Two nights ago was full moon. I looked out the window and there it was, bright and round, and illuminating the edges of the clouds surrounding it. What a nice sight, I thought, and snapped a few shots just as the clouds started to obscure it. When I downloaded the images and viewed them all at full size, I found some bright dots which I initially thought were stars. However, the same dots appeared in all the other images as well ? same colour, same spot. A search with Google revealed that these are hot pixels.
Hot pixels are those that appear as bright dots in the image in long exposure, especially in low light and night shots. The CCD, which captures the image, consists of millions of light sensitive elements. Hot pixels usually occur when the CCD is heated up after prolonged use, resulting in charge leakage in some of the sensors. This makes the particular pixel brighter than the surrounding ones and shows up as white, red or green dots in an otherwise dark background.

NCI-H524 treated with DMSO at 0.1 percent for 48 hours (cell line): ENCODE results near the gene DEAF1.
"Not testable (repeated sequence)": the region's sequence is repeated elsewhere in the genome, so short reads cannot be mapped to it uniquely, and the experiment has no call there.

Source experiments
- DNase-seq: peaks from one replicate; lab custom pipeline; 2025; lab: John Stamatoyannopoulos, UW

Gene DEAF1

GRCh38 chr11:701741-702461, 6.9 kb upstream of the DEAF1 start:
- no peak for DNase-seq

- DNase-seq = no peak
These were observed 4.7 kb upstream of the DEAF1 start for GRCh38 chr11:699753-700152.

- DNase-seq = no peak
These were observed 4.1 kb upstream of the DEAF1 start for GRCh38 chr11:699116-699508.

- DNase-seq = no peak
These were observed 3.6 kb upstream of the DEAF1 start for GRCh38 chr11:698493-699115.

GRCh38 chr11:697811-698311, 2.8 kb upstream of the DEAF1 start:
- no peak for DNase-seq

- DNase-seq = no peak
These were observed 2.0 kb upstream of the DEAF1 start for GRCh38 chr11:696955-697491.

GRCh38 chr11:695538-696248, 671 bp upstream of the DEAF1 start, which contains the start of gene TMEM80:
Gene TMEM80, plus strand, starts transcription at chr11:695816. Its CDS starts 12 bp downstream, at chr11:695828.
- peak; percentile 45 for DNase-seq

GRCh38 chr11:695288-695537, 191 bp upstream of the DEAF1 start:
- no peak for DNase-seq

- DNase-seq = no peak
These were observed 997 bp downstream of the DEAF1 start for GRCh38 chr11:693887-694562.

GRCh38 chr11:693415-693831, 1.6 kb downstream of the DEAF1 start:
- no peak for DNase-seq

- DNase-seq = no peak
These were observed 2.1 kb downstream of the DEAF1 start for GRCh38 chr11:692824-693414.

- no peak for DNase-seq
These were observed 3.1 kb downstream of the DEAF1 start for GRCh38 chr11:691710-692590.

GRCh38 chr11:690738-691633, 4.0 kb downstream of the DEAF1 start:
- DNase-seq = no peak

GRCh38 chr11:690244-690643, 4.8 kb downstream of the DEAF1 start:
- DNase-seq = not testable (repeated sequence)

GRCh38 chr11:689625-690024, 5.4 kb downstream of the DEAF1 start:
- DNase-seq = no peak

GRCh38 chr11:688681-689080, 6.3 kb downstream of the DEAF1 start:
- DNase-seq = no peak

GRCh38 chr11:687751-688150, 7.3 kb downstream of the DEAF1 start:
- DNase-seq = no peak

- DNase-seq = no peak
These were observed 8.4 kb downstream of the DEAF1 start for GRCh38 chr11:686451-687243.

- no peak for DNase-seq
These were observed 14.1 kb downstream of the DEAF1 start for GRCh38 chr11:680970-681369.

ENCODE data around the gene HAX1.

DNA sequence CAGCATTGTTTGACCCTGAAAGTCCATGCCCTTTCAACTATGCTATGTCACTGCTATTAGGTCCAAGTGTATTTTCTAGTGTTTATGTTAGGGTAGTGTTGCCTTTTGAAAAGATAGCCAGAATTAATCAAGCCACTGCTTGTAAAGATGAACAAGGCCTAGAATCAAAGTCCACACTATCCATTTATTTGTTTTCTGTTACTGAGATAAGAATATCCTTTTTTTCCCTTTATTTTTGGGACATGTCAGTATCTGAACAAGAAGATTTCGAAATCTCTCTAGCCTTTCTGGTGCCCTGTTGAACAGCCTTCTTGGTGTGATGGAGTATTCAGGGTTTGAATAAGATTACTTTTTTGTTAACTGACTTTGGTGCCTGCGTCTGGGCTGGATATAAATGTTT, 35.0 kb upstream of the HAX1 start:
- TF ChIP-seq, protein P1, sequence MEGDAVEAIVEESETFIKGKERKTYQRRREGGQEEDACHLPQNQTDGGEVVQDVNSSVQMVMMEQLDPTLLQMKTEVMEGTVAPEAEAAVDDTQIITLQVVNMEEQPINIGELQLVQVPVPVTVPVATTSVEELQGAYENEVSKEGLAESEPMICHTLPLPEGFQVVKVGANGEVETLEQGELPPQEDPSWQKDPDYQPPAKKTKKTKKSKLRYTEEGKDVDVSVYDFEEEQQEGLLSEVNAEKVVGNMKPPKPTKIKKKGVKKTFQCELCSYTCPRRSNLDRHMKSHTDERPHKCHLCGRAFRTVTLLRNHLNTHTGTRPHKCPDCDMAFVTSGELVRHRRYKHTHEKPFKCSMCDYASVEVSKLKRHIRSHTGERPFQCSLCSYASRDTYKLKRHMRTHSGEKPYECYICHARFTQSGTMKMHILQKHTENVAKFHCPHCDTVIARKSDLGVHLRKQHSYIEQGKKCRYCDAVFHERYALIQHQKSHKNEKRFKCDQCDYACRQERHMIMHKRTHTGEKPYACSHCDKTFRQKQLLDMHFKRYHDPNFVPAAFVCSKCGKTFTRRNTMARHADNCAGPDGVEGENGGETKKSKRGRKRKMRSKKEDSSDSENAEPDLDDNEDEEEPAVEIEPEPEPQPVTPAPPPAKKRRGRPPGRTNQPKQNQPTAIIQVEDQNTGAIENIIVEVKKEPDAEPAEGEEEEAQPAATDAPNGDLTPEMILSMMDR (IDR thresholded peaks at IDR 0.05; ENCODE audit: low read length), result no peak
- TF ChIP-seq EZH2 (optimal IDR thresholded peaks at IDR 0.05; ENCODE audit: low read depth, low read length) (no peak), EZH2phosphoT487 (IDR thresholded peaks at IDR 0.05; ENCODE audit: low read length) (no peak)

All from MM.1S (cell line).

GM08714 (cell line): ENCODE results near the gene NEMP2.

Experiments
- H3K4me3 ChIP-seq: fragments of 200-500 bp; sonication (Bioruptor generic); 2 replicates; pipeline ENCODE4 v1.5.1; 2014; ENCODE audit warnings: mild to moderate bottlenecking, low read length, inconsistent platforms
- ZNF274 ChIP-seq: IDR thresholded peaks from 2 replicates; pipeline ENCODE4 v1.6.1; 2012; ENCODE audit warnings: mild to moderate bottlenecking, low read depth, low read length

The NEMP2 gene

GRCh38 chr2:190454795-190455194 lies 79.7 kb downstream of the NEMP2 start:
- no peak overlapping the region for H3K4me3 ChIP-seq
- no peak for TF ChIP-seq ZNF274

Most if not all digital cameras have hot pixels. This anomaly can be removed by remapping the CCD. Remapping simply hides the odd pixels by masking it with the colours of the adjacent pixels. The camera has to be sent back to the manufacturer to be remapped. It can also be reduced by using the noise reduction feature available in most digital cameras. For the moment, I can live with those odd dots which appear only in images taken with slower shutter speeds. These defects are nothing that photo editing software cannot correct.
Apart from hot pixels, the CCD is also plagued with stuck pixels and dead pixels. In stuck pixels, the particular sensor is always on, producing a bright dot irrespective of shutter speed and aperture size. This usually appear as red, green or blue in the image. Dead pixels appear as black dots because the sensor is always off, thus not registering any light. This normally turn up as black dots in images taken in bright condition.
The LCD screens are also afflicted by these defects. This is unavoidable because the elements weaken as they age and start to malfunction. I have no complaints regarding this problem as this Nikon Coolpix 3100 has served me well, having captured over two thousand images and is still doing fine generally. The only gripe I have is that the battery power is exhausted fairly quickly and I usually have to carry a few set of spares every time I go out on a shooting spree.